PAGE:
Pp. vs. Juatan, GR No. 1043376, Aug. 20, 1996 y A form of entrapment which has been repeatedly accepted to be valid means of arresting violators of the Dangerous Drugs Law. The violator is caught in flagrate delicto and the police officers conducting the operation are not only authorized but duty-bound to apprehend the violator and to search him for anything that may have been part of or used in the commission of the crime.

Hot Pursuit Arrests
y Offense have been committed. Pp vs. Ramos, GR No.

85401-02, June 7, 1990 - the rule now is the indubitable existence of a crime is not necessary to justify a warrantless arrest. y Offense JUST been committed. Go vs. CA, GR No. 101837, Feb. 11, 1992 interval between the actual commission of the crime and the arvival of the arresting officer must be brief. y Probable cause based on personal knowledge.

y While the law enforcers may not actually witness the

execution of acts constituting the offense, they must have direct knowledge or view of the crime right after the commission. They should know for a fact that a crime was committed. And they must also perceive acts exhibited by the person to be arrested, indicating that he perpetrated the crime. Mere intelligence information will not suffice.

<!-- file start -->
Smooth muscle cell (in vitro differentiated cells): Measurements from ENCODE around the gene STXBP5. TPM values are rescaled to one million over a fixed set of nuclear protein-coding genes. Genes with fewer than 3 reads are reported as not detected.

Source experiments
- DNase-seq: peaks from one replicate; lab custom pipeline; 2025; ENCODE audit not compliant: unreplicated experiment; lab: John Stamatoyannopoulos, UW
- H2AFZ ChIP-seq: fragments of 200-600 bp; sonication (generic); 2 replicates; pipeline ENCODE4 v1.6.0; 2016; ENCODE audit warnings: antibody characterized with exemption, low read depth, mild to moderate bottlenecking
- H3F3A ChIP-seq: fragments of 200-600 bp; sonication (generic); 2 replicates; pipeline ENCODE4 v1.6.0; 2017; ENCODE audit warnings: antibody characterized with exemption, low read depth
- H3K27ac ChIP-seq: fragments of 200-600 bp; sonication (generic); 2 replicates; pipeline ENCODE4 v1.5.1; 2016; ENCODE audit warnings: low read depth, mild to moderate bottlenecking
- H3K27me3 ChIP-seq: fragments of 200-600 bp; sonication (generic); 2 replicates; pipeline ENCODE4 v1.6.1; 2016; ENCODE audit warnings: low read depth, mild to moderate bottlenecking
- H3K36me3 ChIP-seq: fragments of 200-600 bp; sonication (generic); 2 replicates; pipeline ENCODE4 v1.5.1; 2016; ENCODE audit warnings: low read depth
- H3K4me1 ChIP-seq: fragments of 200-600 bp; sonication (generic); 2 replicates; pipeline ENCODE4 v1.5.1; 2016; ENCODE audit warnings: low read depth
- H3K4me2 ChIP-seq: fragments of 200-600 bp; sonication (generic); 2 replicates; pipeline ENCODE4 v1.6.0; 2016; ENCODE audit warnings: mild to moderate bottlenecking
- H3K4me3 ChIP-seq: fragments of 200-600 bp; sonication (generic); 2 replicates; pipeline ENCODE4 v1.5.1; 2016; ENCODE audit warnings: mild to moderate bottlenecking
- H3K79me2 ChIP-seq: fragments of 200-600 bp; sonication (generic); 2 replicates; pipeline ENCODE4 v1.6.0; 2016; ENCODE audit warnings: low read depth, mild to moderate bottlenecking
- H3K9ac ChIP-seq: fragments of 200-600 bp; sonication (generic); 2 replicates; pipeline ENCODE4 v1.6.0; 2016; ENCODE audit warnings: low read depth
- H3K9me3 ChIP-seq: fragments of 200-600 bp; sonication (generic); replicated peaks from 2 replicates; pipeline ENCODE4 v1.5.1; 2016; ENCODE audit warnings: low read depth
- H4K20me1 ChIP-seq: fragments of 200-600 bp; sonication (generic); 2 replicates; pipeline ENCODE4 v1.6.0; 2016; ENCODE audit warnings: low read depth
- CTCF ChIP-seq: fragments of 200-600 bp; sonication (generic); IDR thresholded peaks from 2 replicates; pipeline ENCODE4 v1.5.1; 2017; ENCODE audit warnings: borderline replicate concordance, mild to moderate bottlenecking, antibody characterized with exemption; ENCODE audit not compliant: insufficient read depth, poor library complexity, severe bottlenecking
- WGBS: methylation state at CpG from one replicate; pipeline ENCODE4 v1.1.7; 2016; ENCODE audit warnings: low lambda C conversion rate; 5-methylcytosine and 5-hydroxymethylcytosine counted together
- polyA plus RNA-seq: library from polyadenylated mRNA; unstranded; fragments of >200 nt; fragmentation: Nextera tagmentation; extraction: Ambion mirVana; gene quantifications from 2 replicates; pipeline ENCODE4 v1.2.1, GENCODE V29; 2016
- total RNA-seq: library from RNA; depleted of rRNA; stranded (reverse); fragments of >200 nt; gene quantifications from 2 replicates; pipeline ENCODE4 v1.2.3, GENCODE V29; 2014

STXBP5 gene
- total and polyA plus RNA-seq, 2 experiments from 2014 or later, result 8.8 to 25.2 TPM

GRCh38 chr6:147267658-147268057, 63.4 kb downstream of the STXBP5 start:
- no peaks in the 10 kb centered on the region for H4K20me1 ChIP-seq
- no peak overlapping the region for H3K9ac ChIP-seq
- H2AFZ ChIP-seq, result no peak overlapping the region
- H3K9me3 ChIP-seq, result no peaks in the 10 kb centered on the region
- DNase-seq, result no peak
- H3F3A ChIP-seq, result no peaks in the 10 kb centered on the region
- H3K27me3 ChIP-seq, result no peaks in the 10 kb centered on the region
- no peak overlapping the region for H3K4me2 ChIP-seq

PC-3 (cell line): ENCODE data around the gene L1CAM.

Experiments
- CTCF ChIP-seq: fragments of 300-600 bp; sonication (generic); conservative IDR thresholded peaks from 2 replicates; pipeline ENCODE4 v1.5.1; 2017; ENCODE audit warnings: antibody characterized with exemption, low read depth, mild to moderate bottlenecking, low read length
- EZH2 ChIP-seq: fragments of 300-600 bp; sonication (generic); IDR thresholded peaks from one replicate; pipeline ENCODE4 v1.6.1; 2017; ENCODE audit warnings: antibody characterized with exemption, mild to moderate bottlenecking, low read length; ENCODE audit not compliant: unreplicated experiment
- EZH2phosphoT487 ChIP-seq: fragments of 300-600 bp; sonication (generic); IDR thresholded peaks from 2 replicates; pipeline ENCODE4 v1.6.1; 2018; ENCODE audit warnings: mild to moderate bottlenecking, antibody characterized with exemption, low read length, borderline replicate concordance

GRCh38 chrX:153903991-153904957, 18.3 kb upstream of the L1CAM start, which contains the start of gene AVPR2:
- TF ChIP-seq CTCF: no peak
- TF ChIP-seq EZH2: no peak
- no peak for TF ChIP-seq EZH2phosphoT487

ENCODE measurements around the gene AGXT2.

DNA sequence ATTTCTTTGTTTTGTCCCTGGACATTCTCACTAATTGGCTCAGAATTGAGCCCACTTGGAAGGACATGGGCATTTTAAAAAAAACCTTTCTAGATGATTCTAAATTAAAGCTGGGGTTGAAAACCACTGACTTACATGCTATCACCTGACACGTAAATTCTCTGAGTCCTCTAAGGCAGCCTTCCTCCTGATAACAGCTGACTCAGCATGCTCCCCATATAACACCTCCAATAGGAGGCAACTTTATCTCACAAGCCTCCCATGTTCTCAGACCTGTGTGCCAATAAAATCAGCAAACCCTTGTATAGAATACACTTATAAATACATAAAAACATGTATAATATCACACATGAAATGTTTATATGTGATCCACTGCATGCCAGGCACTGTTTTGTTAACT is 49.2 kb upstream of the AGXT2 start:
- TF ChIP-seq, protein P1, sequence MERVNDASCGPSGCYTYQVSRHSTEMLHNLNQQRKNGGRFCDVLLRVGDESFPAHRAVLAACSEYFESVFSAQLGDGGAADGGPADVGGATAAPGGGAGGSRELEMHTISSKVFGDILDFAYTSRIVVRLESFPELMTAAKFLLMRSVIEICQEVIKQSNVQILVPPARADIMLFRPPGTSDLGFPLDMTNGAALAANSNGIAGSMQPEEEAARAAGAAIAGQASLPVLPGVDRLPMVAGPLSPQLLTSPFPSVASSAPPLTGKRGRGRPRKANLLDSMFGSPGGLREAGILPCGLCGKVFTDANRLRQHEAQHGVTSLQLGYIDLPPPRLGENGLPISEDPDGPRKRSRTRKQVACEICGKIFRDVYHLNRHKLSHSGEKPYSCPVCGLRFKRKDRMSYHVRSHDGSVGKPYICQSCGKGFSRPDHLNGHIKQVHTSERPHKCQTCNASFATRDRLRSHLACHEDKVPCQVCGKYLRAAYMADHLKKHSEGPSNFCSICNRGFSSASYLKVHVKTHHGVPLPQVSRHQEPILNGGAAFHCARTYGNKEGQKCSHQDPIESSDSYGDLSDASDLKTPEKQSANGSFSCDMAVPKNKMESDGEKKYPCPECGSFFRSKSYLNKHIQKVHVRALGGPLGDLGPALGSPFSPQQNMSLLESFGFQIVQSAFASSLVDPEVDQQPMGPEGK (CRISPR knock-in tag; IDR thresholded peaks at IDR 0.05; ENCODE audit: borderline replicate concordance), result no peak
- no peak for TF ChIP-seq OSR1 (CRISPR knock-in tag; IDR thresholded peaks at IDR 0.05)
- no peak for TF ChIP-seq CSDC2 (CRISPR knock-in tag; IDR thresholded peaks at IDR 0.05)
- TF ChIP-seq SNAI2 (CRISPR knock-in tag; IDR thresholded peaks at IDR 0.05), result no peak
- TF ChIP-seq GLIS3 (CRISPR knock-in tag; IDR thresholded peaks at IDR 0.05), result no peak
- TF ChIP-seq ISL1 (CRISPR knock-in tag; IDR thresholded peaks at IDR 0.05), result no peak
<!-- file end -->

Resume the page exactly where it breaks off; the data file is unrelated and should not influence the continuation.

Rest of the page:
y Probable

cause means an actual belief or reasonable grounds of suspicion. The grounds of suspicion are reasonable when, in the absence of actual belief of the arresting officers, the suspicion that the person to be arrested is probably guilty of committing the offense, is based on actual facts i.e. supported by circumstances sufficiently strong in themselves to create the probable cause of guilt of the person to be arrested. (PP vs. Doria, 301 SCRA 675) A reasonable suspicion therefore must be founded on probable cause, coupled with good faith on the part of the peace officers making the arrest.

Plain View Doctrine